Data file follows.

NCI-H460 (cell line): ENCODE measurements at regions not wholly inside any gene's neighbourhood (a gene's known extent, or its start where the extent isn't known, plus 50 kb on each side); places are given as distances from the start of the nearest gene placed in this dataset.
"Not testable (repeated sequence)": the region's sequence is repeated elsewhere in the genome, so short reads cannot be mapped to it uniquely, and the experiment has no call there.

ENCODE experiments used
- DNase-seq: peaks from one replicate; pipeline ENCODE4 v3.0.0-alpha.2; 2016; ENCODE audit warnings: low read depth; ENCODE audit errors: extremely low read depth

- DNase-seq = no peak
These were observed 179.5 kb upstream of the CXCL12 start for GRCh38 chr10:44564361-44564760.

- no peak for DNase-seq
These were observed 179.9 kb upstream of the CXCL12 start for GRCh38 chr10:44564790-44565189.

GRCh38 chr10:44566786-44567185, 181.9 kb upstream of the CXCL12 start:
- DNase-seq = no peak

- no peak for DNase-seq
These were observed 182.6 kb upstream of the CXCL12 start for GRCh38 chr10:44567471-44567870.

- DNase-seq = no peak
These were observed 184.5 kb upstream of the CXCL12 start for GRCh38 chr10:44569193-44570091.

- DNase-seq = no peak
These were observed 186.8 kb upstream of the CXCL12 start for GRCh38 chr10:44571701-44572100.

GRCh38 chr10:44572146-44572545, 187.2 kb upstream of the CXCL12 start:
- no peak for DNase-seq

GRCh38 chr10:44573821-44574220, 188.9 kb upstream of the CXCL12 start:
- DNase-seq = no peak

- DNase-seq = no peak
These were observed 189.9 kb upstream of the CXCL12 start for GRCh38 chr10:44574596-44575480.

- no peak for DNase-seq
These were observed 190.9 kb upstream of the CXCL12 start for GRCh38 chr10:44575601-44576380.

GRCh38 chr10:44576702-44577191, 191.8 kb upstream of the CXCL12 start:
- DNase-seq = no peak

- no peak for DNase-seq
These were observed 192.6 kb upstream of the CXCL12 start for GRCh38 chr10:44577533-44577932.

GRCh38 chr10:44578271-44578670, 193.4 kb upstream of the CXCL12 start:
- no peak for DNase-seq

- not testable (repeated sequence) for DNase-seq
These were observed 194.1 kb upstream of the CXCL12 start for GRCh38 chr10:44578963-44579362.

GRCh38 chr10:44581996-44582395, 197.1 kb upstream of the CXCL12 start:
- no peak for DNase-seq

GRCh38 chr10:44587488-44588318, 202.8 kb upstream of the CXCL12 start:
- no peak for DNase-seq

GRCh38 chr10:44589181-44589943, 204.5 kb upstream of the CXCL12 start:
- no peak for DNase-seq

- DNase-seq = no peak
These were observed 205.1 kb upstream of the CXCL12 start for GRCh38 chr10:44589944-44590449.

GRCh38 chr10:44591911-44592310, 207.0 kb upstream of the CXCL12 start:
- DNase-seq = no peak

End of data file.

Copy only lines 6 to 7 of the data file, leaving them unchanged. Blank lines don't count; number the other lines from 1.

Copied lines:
These were observed 179.5 kb upstream of the CXCL12 start for GRCh38 chr10:44564361-44564760.

- no peak for DNase-seq